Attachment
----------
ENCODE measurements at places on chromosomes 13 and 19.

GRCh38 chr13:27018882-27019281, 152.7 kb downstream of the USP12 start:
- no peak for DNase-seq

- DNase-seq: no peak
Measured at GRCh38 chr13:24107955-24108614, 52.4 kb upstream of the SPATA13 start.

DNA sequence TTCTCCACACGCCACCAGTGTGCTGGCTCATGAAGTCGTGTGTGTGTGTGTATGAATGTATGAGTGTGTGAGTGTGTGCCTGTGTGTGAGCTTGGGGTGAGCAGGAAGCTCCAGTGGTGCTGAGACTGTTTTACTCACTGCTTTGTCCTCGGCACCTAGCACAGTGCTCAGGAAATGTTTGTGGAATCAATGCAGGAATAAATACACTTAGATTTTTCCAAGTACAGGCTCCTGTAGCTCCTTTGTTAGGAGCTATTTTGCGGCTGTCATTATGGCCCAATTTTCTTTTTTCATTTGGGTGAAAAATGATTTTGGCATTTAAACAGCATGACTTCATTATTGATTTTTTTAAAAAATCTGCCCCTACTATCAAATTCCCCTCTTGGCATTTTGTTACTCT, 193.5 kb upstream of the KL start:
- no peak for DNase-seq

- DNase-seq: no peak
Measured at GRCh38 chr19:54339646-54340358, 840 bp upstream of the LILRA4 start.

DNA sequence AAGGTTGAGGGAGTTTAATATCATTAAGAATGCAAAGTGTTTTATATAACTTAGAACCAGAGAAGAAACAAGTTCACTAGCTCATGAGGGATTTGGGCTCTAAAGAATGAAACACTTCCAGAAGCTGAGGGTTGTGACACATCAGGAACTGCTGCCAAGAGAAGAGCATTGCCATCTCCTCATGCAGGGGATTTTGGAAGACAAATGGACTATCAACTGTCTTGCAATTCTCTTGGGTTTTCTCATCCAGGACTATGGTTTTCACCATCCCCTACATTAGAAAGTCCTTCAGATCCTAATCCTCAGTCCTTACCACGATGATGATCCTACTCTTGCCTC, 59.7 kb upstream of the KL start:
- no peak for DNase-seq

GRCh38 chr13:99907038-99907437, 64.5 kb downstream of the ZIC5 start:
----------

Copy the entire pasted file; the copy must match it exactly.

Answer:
ENCODE measurements at places on chromosomes 13 and 19.

GRCh38 chr13:27018882-27019281, 152.7 kb downstream of the USP12 start:
- no peak for DNase-seq

- DNase-seq: no peak
Measured at GRCh38 chr13:24107955-24108614, 52.4 kb upstream of the SPATA13 start.

DNA sequence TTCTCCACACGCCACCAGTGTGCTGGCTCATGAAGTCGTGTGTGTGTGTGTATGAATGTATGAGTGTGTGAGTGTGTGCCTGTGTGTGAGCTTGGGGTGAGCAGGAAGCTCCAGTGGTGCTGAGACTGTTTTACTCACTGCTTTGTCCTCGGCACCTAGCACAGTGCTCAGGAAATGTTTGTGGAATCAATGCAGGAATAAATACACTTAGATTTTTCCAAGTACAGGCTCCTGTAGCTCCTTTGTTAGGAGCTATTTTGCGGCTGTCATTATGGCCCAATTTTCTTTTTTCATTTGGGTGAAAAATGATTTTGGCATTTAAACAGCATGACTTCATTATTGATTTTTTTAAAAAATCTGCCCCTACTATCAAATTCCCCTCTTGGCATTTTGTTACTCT, 193.5 kb upstream of the KL start:
- no peak for DNase-seq

- DNase-seq: no peak
Measured at GRCh38 chr19:54339646-54340358, 840 bp upstream of the LILRA4 start.

DNA sequence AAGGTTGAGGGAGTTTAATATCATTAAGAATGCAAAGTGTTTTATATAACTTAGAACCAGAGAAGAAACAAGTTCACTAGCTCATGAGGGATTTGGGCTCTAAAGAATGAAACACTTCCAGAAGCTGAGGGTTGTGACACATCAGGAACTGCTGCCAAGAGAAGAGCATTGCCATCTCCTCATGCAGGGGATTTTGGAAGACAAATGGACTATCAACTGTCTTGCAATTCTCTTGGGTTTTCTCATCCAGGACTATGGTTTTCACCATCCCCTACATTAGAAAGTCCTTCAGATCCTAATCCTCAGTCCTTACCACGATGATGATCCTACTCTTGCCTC, 59.7 kb upstream of the KL start:
- no peak for DNase-seq

GRCh38 chr13:99907038-99907437, 64.5 kb downstream of the ZIC5 start: